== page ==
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Research Letters
May 02, 2011

Unnatural Causes: Social Determinants of Child Health and Well-being

Author Affiliations

Author Affiliations: Department of Surgery, University of Cincinnati Medical Center (Dr McClaine), and Department of Surgery, Cincinnati Children's Hospital Medical Center (Dr Garcia), Cincinnati, Ohio.


Copyright 2011 American Medical Association. All Rights Reserved. Applicable FARS/DFARS Restrictions Apply to Government Use.2011

Arch Pediatr Adolesc Med. 2011;165(5):476. doi:10.1001/archpediatrics.2011.48

Although nationwide trends like obesity and violence have gradually interwoven themselves into pediatric health care, we have been struck recently by the seemingly familial relationship among these disease entities. A young man visiting his cousin shortly after her gastric bypass operation recalls meeting the surgeon years earlier, as a victim of child abuse; as his stab wound is explored in the emergency department, another teenager remembers his brother's treatment in the same room for an acute asthma exacerbation.

While seemingly unrelated, these entities—obesity, asthma, and violence—all share the common trait of being heavily influenced by environmental factors. The incidence of crime, including violent crime, is known to be increased in poor neighborhoods, and low socioeconomic status has long been known to be associated with poor health throughout an individual's lifespan. However, it is only recently that a direct correlation between crime and health disparity has been described. In Chicago, Illinois, neighborhoods marred by the highest rates of violent crime also have the highest rates of infant mortality. Again, while this connection at first glance seems obvious, the block-by-block spatial relationship of these 2 entities is striking. More than 75% of census tracts with high homicide rates contain a high level of clustering for infant mortality and low birth weight.1 The same neighborhoods exhibit poverty, increased high school attrition rates, and joblessness.2 However, the incidence of several seemingly unrelated pediatric illnesses, including obesity, asthma, and unintentional injuries, is also increased in these areas.1,3,4 These neighborhoods represent microcosms of “new urban poverty,” demonstrating the previously described relationship between poverty, crime, and now poor health care on the street level.5

Similar results have been duplicated in Cincinnati, Ohio, which recently has possessed both the highest homicide rate in the Midwest (89 per 100 000 in 2006) and the highest infant mortality in the state of Ohio (17 deaths per 1000 births in 2004). As in Chicago, violent crime and high infant mortality cluster in several historically black poor neighborhoods; our pediatric patients presenting with asthma and obesity likewise predominantly live in these same neighborhoods. Ironically, several of these areas geographically abut one of the world's premier pediatric medical centers.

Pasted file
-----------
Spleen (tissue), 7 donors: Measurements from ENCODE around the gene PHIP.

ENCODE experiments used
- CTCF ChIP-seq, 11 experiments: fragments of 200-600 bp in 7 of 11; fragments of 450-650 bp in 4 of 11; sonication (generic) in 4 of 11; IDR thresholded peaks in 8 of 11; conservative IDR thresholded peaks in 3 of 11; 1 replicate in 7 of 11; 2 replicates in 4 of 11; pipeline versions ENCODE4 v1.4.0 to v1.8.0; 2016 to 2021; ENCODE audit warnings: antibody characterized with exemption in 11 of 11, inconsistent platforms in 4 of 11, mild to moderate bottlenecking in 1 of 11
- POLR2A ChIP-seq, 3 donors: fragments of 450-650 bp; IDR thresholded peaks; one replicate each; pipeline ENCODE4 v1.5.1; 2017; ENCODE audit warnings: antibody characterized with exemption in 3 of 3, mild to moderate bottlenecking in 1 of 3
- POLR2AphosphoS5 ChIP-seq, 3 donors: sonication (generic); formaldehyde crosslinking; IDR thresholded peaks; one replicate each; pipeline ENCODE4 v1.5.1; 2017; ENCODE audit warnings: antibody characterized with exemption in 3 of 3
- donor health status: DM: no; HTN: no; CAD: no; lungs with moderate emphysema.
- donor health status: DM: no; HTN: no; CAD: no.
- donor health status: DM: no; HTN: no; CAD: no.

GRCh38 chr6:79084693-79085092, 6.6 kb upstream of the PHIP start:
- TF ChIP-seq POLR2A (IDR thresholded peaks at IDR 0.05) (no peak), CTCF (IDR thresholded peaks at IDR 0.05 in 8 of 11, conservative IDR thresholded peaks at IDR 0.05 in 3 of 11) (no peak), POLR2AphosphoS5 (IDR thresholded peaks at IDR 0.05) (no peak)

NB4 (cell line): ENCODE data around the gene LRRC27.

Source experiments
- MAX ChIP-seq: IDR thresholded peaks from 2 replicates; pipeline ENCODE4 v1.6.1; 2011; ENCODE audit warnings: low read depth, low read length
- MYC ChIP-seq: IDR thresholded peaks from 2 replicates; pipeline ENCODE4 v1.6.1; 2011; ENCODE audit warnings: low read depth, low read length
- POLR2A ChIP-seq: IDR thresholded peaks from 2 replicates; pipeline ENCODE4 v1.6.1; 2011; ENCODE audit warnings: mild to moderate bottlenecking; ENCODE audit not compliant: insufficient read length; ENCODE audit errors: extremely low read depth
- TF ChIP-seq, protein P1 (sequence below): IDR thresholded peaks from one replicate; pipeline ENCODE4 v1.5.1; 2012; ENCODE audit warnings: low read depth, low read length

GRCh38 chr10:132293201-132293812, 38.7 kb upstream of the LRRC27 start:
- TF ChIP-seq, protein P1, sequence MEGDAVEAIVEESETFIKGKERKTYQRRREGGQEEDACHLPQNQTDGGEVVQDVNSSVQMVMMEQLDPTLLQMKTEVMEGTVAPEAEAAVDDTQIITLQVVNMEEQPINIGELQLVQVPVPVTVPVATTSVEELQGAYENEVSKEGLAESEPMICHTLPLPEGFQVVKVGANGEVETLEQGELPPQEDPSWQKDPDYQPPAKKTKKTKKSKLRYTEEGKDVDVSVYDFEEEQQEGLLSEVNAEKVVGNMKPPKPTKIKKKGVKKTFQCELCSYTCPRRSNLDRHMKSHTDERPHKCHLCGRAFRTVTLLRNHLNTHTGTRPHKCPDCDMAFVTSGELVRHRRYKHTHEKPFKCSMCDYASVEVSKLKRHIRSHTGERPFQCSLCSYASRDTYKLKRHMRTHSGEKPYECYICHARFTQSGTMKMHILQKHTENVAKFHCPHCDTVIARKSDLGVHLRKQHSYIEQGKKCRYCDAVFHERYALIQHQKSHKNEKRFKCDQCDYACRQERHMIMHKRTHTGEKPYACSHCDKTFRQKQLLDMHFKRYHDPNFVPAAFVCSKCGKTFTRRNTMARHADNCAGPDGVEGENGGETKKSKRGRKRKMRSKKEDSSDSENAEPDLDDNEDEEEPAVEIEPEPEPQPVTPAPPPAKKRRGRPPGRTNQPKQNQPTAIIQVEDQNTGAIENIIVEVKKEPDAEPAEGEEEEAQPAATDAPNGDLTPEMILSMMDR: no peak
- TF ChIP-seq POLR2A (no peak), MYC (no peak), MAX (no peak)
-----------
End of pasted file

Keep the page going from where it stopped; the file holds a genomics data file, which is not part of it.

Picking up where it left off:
Now that the relationship between poor health and new urban poverty has been described, the next logical steps are to further dissect the specific factors that perpetuate the cycle, determine how pediatric illness is related, and devise solutions that address this entity in its entirety, rather than tackling its individual components. Programs to decrease infant mortality or child abuse through education may be marginally successful, but counteracting the altered reproductive timing observed among young women in these communities would make a long-standing impact on both disease processes.6 Likewise, nutrition and exercise goals, while instructional, are hopelessly unattainable on a block where grocery stores, gym or recreation facilities, and pharmacies have been driven out by high crime rates and decreased property values.

As caretakers of children, we strive to polish our clinical acumen, advance accepted therapies through research, and pass our acquired wisdom and passion to new generations of providers, all in the name of delivering optimum care to our young patients. Although these ideals have advanced pediatric care and treated innumerable children in our hospitals and clinics, new urban poverty erects barriers to both halting epidemics of asthma, childhood obesity, and other pediatric diseases that threaten national pediatric health and to advancing the well-being of these same children as they grow into adulthood. Our resources and intellectual energy must be turned toward solving the problems of new urban poverty if we hope to truly impact the health and well-being of children.

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Article Information

Correspondence: Dr McClaine, Department of Surgery, University of Cincinnati College of Medicine, 234 Goodman St, ML 0558, Cincinnati, OH 45267-0558 (

Author Contributions:Study concept and design: Garcia. Analysis and interpretation of data: McClaine. Drafting of the manuscript: McClaine and Garcia. Critical revision of the manuscript for important intellectual content: Garcia. Administrative, technical, and material support: McClaine. Study supervision: Garcia.

Financial Disclosure: None reported.

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